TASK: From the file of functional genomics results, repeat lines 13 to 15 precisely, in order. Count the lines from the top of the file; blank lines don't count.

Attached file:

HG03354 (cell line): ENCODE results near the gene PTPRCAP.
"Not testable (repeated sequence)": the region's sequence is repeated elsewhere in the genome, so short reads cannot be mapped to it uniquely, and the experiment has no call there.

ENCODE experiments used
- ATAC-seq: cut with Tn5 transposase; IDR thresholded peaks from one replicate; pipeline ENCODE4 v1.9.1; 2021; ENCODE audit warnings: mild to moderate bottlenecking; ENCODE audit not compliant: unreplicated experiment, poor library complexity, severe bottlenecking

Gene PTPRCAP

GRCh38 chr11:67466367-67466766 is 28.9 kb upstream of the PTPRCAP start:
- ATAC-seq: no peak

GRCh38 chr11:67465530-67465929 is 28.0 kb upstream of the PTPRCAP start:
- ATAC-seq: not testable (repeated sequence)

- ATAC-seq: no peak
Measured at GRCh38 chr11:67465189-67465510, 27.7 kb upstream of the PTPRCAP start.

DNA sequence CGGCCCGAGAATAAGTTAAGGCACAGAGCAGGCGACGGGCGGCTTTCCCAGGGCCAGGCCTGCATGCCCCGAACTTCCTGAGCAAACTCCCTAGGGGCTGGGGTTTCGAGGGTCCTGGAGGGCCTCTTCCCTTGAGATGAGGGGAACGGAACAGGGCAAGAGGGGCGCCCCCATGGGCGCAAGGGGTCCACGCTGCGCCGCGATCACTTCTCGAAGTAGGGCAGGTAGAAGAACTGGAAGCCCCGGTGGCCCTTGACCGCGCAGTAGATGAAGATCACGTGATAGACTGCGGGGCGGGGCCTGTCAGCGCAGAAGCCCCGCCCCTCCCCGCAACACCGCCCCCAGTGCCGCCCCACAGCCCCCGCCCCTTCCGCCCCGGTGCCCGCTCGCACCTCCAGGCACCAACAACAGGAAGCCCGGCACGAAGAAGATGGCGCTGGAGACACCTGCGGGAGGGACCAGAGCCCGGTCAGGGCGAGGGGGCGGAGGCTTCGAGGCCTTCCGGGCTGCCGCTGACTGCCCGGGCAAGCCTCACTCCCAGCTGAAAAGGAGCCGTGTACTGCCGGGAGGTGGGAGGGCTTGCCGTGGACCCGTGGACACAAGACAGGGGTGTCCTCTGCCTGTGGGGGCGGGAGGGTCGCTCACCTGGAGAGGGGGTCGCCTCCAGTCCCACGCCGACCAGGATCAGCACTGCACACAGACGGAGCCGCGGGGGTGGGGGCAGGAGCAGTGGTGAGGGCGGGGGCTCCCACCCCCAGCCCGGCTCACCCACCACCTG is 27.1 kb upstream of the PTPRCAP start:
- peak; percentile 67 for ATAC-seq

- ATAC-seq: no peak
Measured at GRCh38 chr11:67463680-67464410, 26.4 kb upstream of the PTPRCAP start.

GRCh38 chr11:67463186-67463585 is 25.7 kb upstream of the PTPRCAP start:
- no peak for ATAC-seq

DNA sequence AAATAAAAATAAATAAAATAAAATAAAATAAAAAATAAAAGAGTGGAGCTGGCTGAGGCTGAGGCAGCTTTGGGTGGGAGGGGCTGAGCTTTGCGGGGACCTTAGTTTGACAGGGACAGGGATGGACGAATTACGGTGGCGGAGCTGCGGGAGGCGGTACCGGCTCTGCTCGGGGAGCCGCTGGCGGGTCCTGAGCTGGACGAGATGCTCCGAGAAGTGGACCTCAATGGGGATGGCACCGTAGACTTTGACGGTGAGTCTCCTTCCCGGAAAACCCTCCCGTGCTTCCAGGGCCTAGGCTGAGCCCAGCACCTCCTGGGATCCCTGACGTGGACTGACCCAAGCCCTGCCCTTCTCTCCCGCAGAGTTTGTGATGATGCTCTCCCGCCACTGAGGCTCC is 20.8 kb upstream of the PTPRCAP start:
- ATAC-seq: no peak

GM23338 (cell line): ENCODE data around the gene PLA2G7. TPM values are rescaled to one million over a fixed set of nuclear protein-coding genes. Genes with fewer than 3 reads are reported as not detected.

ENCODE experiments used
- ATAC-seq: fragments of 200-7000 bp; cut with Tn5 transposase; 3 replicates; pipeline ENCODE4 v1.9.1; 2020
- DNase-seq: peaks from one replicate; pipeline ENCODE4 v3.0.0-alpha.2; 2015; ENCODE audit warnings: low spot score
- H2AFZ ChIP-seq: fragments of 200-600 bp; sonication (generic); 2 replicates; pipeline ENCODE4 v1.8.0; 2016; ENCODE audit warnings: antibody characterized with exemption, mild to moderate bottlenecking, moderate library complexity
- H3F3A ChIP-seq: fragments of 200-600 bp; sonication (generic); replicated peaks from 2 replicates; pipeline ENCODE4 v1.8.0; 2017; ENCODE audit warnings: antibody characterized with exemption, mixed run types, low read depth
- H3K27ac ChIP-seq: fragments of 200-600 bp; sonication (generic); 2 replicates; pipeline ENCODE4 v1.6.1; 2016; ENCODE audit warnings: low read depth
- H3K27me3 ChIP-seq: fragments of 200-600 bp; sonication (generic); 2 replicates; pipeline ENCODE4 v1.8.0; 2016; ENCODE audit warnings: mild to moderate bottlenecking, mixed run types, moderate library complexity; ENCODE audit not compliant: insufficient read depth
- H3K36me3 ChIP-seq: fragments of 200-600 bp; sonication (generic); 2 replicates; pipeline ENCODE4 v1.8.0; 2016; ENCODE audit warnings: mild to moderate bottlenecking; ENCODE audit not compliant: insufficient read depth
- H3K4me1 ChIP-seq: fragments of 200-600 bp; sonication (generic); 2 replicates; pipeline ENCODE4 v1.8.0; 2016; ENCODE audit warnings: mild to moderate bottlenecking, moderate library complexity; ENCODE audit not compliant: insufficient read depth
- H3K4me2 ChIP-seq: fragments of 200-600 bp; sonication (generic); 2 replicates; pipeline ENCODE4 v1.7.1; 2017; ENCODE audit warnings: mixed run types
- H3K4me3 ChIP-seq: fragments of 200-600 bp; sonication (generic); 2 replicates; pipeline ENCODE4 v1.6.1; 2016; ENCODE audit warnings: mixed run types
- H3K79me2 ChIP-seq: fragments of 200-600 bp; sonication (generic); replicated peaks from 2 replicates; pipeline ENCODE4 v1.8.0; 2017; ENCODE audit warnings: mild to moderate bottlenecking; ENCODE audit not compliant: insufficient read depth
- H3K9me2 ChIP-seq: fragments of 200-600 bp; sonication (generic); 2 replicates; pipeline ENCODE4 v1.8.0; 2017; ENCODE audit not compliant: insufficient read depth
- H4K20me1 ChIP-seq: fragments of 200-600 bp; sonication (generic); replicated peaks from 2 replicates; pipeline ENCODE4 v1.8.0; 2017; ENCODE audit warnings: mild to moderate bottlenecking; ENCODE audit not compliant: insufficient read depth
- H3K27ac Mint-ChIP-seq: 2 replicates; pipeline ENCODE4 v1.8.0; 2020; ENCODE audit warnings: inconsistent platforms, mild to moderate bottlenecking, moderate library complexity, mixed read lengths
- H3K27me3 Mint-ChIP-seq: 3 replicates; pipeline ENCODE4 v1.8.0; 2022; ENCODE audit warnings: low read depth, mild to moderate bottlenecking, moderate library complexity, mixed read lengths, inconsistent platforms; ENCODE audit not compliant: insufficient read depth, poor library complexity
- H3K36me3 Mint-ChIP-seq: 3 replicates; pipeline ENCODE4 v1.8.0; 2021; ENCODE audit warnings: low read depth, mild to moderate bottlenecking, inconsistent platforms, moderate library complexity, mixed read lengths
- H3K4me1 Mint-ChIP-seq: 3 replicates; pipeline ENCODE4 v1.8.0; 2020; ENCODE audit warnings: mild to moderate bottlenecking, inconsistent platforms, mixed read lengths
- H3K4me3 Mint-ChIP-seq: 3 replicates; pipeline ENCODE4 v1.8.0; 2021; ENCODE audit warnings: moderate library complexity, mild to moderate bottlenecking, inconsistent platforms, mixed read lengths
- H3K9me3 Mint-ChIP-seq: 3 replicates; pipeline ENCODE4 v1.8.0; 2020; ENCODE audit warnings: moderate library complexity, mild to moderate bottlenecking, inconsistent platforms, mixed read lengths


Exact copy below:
- peak; percentile 67 for ATAC-seq

- ATAC-seq: no peak
Measured at GRCh38 chr11:67463680-67464410, 26.4 kb upstream of the PTPRCAP start.